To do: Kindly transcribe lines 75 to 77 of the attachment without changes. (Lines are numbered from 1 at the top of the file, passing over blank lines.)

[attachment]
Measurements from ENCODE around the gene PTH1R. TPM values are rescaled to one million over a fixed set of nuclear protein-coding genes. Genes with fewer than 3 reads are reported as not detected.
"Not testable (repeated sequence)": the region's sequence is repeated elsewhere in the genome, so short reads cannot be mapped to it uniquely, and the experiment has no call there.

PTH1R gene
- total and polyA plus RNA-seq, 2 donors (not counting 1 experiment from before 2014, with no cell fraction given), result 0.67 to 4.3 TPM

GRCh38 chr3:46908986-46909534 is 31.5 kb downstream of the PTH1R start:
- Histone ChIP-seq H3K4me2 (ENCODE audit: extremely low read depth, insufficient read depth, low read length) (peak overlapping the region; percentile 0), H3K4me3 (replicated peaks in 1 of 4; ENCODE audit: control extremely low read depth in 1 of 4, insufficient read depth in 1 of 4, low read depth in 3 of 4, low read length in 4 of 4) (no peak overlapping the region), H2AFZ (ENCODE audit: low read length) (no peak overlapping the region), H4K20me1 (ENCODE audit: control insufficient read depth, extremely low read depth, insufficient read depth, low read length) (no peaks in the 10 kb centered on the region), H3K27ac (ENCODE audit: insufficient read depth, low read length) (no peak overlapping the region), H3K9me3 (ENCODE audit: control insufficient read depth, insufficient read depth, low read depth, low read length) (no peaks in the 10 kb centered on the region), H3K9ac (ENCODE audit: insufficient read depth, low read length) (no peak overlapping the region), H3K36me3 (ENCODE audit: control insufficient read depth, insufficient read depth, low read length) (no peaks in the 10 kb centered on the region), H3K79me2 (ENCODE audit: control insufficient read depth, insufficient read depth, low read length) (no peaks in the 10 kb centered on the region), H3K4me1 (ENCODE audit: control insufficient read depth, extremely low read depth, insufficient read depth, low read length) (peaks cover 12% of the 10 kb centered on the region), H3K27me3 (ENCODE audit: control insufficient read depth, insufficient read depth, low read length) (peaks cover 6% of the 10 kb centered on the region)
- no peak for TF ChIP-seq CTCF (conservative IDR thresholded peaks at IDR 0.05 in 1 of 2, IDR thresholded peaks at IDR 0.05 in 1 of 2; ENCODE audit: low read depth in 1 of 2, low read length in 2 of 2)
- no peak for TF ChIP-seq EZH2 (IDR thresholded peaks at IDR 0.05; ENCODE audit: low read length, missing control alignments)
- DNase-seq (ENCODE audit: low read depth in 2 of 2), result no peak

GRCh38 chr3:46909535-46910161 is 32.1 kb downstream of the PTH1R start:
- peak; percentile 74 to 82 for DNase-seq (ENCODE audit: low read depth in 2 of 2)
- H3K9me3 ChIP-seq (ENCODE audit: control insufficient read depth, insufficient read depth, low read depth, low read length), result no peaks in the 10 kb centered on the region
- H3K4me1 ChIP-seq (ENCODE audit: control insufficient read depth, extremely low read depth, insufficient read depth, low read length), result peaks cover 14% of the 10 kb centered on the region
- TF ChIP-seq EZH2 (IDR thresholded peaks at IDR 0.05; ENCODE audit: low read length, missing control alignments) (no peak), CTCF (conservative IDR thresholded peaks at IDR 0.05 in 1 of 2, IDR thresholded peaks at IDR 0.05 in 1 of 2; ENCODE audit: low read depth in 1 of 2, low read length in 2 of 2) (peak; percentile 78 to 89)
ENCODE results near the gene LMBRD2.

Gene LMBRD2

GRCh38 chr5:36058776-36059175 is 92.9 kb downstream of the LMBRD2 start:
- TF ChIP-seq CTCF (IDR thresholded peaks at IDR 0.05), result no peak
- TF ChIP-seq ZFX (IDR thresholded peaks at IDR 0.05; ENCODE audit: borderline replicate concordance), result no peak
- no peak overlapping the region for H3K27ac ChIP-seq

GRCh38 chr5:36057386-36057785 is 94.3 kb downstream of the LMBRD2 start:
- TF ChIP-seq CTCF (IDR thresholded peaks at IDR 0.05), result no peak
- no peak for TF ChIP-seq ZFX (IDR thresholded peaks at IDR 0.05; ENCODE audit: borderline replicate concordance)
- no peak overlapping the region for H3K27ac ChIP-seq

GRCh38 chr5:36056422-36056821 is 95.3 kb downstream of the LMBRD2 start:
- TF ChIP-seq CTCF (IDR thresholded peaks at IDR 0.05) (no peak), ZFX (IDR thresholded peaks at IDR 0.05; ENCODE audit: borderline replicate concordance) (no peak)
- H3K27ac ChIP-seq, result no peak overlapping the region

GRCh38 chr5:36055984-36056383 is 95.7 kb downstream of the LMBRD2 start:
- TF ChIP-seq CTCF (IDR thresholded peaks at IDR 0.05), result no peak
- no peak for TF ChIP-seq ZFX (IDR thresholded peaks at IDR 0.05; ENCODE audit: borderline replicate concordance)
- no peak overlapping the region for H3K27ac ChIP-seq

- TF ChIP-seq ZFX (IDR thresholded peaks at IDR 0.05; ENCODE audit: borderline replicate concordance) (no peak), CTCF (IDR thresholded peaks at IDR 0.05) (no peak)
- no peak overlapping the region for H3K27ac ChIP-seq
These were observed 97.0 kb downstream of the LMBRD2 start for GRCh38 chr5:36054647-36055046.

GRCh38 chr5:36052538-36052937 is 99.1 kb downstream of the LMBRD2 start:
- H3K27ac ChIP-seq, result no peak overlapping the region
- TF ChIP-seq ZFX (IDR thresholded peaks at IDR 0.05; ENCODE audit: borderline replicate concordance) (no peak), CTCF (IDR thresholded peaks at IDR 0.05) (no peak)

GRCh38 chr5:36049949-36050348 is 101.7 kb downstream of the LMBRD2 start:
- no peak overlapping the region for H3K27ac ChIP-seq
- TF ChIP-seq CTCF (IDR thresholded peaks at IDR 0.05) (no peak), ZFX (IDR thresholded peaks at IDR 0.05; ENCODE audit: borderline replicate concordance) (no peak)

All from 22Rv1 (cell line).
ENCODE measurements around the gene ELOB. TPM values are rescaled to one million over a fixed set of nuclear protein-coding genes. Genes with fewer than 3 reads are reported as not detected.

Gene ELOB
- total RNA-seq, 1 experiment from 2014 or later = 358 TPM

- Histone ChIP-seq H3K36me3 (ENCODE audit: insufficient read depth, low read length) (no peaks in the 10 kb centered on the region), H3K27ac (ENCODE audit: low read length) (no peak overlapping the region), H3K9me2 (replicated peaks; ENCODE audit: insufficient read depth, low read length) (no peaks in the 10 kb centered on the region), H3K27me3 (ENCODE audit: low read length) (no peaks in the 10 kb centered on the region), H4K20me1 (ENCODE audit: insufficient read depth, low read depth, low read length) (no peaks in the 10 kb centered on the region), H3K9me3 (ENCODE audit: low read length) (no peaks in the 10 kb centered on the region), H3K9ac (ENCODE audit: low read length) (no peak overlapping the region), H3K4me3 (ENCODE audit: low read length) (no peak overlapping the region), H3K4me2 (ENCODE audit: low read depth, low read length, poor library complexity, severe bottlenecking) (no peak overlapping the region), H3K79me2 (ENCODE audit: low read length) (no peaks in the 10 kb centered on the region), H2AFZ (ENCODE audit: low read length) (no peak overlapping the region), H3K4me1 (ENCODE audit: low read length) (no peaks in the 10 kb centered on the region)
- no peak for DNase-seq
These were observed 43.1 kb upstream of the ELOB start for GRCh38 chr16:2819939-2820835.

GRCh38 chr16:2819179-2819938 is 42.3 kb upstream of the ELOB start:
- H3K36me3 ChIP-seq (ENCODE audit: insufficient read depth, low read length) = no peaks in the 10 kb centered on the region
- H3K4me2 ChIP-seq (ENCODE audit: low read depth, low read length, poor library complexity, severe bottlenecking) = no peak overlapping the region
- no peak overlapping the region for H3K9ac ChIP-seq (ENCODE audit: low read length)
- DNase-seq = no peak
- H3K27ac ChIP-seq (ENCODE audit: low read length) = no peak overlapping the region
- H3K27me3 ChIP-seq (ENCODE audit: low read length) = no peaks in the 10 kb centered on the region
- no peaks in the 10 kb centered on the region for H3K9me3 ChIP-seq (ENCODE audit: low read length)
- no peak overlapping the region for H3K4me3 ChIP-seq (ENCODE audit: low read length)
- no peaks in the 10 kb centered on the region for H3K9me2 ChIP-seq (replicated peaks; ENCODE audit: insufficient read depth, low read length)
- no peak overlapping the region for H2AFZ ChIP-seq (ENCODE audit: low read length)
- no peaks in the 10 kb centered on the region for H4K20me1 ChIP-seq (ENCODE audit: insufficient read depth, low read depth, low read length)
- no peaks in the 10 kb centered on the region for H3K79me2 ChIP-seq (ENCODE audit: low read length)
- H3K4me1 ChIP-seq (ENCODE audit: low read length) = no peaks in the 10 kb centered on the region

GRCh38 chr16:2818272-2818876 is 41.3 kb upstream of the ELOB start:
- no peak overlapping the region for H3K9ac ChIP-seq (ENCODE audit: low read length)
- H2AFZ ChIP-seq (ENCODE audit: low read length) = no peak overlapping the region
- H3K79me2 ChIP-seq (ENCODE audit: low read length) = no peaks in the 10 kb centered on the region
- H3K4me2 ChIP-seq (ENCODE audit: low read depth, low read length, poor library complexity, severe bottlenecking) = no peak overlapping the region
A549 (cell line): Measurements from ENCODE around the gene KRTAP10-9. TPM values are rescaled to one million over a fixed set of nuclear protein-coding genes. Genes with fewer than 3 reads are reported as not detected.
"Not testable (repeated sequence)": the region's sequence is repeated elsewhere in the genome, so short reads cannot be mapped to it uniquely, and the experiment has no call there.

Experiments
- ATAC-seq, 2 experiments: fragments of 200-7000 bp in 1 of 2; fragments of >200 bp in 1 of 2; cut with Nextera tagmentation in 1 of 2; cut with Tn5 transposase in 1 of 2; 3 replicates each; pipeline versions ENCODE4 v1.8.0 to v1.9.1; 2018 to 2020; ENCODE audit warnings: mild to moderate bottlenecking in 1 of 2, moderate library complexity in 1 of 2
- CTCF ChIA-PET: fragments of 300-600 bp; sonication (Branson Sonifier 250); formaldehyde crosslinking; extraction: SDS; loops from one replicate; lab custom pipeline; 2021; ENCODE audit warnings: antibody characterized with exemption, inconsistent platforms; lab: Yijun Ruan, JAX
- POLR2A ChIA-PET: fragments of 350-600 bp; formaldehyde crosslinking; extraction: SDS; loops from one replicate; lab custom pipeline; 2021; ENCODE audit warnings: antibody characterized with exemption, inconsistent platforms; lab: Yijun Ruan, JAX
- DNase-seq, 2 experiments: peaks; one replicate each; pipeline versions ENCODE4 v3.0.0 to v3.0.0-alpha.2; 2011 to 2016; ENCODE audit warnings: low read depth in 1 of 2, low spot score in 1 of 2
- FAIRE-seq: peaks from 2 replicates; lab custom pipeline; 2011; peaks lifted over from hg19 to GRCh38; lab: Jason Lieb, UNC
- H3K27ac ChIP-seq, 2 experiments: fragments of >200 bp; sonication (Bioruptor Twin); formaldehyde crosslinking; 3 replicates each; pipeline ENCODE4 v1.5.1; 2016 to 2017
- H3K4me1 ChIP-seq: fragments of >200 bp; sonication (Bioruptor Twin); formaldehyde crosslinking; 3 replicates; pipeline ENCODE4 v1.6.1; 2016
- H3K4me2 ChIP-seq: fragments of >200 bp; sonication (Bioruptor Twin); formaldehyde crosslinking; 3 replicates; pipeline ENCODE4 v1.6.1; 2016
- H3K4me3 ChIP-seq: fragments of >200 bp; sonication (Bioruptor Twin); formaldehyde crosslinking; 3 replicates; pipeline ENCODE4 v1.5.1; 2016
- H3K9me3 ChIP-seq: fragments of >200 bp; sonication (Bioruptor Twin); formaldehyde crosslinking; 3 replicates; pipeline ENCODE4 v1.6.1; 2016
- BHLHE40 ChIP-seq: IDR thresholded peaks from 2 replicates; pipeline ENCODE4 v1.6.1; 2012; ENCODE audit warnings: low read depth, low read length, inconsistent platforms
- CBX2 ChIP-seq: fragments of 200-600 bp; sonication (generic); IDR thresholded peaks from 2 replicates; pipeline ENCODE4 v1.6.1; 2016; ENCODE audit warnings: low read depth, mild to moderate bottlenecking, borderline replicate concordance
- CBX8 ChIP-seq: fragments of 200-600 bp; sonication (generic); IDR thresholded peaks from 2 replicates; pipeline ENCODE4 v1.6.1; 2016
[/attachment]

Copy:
- H3K27ac ChIP-seq, 2 experiments: fragments of >200 bp; sonication (Bioruptor Twin); formaldehyde crosslinking; 3 replicates each; pipeline ENCODE4 v1.5.1; 2016 to 2017
- H3K4me1 ChIP-seq: fragments of >200 bp; sonication (Bioruptor Twin); formaldehyde crosslinking; 3 replicates; pipeline ENCODE4 v1.6.1; 2016
- H3K4me2 ChIP-seq: fragments of >200 bp; sonication (Bioruptor Twin); formaldehyde crosslinking; 3 replicates; pipeline ENCODE4 v1.6.1; 2016